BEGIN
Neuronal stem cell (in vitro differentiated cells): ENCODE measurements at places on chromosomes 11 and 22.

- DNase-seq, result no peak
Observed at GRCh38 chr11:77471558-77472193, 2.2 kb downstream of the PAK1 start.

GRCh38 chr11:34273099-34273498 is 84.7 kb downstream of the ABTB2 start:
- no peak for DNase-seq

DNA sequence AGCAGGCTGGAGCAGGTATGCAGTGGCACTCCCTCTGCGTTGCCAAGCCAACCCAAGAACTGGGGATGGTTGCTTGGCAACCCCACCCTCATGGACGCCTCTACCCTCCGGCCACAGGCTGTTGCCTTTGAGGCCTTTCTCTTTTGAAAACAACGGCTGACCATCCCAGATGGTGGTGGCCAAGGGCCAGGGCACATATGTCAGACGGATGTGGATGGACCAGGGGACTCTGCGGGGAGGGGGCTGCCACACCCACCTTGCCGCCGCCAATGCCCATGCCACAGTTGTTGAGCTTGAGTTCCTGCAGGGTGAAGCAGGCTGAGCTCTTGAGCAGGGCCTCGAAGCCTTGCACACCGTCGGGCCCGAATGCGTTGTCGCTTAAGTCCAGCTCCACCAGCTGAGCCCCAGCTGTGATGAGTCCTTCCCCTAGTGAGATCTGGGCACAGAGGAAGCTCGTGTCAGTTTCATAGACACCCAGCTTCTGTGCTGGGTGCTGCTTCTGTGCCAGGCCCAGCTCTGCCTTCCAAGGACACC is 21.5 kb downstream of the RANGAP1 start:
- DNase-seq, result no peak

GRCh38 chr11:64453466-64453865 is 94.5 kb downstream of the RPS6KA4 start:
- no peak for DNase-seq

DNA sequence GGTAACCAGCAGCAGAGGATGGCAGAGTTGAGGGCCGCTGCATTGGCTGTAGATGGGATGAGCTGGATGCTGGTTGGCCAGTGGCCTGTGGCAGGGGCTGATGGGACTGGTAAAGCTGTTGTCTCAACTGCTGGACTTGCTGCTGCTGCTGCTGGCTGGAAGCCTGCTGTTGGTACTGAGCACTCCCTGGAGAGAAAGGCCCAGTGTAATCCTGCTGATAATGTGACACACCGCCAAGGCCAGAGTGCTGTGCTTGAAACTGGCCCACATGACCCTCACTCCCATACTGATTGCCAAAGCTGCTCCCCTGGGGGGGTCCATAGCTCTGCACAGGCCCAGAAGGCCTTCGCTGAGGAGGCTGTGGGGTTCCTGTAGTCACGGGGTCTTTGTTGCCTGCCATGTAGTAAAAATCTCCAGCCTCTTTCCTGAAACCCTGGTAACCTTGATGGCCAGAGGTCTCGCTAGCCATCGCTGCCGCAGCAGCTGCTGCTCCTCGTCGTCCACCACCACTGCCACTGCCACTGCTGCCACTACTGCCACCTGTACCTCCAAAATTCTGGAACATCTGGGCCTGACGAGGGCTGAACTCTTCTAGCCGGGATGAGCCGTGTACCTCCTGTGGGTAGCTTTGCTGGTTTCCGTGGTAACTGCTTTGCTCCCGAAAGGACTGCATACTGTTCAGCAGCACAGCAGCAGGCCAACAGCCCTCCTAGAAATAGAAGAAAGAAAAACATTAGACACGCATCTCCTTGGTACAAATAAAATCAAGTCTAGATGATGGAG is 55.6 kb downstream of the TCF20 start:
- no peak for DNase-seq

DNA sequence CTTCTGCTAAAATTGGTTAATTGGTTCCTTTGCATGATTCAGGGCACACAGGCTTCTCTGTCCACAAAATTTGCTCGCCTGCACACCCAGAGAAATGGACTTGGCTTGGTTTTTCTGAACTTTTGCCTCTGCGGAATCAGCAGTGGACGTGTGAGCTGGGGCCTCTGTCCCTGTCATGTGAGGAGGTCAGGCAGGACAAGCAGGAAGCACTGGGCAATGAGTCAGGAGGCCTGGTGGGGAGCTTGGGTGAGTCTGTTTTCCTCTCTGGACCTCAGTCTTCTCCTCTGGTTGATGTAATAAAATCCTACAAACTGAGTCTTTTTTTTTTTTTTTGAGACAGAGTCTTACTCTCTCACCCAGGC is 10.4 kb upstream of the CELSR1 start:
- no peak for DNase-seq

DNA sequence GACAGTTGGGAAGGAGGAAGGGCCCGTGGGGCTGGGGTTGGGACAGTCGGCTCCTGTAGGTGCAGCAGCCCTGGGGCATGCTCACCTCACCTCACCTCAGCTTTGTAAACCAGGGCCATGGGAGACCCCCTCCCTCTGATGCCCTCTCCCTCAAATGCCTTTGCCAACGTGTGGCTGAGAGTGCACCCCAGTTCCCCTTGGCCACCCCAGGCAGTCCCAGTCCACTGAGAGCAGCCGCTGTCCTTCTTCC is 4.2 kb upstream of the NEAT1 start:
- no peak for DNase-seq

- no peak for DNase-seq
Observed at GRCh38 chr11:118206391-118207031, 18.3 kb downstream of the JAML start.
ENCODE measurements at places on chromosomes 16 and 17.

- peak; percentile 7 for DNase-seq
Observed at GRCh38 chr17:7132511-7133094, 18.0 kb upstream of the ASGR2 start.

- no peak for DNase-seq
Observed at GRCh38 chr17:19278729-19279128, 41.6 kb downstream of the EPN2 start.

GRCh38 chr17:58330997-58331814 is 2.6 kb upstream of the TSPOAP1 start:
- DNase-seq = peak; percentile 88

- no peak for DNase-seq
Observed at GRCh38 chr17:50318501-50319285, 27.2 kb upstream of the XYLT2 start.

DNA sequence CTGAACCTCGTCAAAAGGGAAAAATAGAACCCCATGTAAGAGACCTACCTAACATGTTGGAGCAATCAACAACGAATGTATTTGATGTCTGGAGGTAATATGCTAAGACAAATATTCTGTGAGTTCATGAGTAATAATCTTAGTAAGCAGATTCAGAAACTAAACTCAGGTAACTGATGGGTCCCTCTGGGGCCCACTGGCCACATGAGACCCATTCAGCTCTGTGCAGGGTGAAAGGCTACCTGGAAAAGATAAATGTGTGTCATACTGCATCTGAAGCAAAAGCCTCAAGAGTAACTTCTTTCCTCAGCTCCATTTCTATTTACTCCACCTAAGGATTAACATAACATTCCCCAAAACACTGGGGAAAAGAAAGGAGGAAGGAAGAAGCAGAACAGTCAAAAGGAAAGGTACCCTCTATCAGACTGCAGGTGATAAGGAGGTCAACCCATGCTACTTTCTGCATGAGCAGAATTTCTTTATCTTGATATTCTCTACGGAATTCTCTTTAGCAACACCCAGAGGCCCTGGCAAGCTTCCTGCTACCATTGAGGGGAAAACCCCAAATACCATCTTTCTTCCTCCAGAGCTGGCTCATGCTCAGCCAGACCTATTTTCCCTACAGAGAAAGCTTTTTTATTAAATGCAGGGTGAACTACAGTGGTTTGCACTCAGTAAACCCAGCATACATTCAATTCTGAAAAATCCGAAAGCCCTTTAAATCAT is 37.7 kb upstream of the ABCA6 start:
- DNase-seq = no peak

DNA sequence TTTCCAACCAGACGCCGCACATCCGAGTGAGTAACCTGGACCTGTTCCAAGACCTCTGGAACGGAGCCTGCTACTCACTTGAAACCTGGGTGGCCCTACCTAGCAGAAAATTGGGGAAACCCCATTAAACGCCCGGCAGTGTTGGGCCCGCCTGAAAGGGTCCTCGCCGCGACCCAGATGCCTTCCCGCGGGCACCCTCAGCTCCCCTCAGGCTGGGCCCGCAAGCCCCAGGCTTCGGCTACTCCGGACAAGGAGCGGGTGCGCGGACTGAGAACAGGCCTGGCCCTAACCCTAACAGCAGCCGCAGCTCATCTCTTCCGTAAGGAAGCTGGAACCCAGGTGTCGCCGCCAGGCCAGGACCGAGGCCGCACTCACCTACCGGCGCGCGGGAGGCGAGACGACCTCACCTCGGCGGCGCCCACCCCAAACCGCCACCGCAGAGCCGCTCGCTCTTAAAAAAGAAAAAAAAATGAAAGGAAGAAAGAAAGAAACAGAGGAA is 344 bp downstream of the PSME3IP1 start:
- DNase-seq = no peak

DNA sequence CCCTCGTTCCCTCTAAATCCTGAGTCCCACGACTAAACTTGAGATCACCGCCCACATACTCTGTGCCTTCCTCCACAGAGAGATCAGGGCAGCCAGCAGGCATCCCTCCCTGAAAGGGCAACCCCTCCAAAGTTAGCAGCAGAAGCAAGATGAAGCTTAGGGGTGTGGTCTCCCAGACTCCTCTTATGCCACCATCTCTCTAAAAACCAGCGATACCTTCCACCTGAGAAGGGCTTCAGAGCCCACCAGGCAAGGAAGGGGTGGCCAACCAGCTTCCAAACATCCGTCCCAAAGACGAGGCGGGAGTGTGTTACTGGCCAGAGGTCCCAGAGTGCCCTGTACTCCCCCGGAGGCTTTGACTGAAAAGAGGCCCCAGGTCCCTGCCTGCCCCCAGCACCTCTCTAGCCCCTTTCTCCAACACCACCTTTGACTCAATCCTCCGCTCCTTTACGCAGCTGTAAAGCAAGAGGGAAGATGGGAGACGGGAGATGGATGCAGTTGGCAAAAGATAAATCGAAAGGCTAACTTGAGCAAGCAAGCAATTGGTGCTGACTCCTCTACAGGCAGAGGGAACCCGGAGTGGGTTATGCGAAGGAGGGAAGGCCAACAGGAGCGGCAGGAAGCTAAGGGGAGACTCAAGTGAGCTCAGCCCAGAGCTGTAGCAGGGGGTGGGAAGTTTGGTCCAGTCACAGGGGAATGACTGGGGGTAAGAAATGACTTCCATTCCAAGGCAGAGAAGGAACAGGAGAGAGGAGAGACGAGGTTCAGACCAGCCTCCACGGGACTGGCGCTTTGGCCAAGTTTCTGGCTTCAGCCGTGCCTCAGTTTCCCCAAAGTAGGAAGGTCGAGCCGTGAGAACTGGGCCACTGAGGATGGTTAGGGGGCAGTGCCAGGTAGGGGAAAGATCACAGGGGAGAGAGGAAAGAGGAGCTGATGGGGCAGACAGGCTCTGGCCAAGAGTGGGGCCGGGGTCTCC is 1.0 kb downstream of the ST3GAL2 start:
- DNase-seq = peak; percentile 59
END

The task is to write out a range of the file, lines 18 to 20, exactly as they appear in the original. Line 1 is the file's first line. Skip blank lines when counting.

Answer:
ENCODE measurements at places on chromosomes 16 and 17.

- peak; percentile 7 for DNase-seq
Observed at GRCh38 chr17:7132511-7133094, 18.0 kb upstream of the ASGR2 start.